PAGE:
Snow Plough Parenting
Article by Mr Jakes Fredericks - Head of Boys' Prep.
“Snow Plough” parents, are we there?
The recent American University scandal involving well known actresses Felicity Huffman and Lori Laughlin has again highlighted the dangers of over parenting. This scandal is set to rock the independent school market in North America to its core. As things unfold and play out to a worldwide audience, the following question has been asked a few times over the past few weeks: “Is this problem unique to North American schools or are we seeing the signs in our own society?”
It is unfortunately not a problem unique to North American schools and what is of grave concern is the increasing incidents of over parenting, or snowploughing parenting, that we are witnessing in our own school.
The sad reality is that well intended behaviours to set your son up for success, when taken to the extreme, are more damaging to his long term development. Don’t just take our word for it, this what the latest research is telling us.
Over parenting leads to:
• Higher levels of ineffective coping skills.
• Greater levels of stress and anxiety.
• More self-reported problems.
• Higher levels of depression.
• Lower levels of reported life satisfaction.
Furthermore, longitudinal studies done by child development experts are confirming what teachers have been saying for years. That learning to solve problems, self-regulation and taking risks are vital life skills. So what is the answer when it comes to raising a well-adjusted son? The answer is to find a balance between overprotectiveness and nonchalance. That middle ground allows your son to try new things, make mistakes, and solve problems within a safe structure.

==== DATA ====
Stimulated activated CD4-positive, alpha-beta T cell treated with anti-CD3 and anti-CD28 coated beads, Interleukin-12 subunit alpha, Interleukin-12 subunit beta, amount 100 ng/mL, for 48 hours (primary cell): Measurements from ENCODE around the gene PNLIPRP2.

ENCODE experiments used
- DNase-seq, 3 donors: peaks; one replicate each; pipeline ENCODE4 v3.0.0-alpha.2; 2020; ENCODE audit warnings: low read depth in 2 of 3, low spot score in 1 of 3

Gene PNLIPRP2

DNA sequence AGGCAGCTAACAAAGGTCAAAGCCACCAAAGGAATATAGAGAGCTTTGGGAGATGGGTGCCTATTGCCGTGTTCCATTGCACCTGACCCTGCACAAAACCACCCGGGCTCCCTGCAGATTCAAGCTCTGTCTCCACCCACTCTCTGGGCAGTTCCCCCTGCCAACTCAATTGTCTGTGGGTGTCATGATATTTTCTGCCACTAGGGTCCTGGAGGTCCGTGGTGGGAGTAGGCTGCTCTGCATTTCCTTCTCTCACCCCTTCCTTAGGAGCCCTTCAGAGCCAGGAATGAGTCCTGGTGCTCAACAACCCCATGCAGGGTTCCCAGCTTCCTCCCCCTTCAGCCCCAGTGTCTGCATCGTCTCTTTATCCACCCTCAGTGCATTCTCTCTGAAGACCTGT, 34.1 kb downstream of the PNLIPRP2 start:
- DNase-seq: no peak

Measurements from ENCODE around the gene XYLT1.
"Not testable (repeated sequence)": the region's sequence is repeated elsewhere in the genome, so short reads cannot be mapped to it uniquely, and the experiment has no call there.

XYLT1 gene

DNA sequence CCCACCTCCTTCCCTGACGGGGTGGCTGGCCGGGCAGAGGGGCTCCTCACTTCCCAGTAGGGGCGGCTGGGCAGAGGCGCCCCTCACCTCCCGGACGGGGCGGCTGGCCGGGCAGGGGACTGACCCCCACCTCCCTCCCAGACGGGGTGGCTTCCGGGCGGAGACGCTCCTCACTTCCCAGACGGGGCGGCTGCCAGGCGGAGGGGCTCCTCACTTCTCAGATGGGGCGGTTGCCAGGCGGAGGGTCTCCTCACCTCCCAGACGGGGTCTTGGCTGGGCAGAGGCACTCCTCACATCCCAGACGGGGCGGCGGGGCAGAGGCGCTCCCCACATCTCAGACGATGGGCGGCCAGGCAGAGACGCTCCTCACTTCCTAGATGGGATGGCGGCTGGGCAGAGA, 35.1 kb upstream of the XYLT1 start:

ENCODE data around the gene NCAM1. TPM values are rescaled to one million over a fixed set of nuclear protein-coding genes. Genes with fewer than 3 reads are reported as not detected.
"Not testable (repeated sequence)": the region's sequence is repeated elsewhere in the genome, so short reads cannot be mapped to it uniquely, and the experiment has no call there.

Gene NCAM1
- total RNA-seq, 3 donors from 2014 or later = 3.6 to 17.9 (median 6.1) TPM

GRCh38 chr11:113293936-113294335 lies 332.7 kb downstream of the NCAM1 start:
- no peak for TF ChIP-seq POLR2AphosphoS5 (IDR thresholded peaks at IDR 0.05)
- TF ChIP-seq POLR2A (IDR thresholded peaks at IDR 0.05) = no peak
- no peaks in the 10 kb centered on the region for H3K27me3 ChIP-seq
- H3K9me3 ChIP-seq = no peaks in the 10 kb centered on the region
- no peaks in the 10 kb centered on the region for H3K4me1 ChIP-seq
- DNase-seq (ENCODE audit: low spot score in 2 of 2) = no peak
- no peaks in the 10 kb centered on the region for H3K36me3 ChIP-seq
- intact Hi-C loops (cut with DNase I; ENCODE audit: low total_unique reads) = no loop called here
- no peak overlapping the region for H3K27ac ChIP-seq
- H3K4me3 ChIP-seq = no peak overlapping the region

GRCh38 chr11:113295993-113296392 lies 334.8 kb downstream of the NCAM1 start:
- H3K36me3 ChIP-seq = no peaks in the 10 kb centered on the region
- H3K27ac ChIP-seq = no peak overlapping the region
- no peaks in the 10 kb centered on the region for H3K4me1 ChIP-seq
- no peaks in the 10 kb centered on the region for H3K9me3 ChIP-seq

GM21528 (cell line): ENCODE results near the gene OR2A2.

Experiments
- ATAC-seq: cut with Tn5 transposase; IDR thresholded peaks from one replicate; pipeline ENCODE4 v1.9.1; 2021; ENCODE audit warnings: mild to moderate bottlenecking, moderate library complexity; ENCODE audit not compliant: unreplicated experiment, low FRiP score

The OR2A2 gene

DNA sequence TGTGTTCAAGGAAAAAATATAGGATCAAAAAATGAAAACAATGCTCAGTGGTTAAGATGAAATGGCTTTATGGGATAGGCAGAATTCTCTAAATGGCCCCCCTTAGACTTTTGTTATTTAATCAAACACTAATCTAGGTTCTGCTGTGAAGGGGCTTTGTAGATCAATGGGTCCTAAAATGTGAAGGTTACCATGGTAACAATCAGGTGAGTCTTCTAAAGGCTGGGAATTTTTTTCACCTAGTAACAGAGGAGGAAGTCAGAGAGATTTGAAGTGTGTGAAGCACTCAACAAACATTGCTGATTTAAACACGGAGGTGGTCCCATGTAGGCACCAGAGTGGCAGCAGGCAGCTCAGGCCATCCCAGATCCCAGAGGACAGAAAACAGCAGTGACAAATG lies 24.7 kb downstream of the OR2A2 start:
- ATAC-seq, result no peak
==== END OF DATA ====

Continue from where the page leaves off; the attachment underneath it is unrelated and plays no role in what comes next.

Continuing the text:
If you are unsure of how you are doing, may I suggest that you use the following over parenting checklist to analyse and if necessary, regulate your behaviour:
• Do you get into power struggles with your son over little things?
• Do you struggle to let your son make his own choices?
• Do you struggle with seeing your son fail?
• Do you worry about many issues other parents don't worry about?
• Do you argue with adults over how they treat your son?
• Do you struggle to identify age-appropriate expectations for your son?
• Do you give your son meaningful responsibilities?
Remember answering yes to anyone of these questions is reason for concern, because if you are over-parenting at prep school, you will be over parenting at high school and most definitely when he leaves for university. If all else fails, put the following quote up where you can read it every time you are tempted to do any of the above.
“PREPARE YOUR SON FOR THE ROAD, NOT THE ROAD FOR YOUR SON.”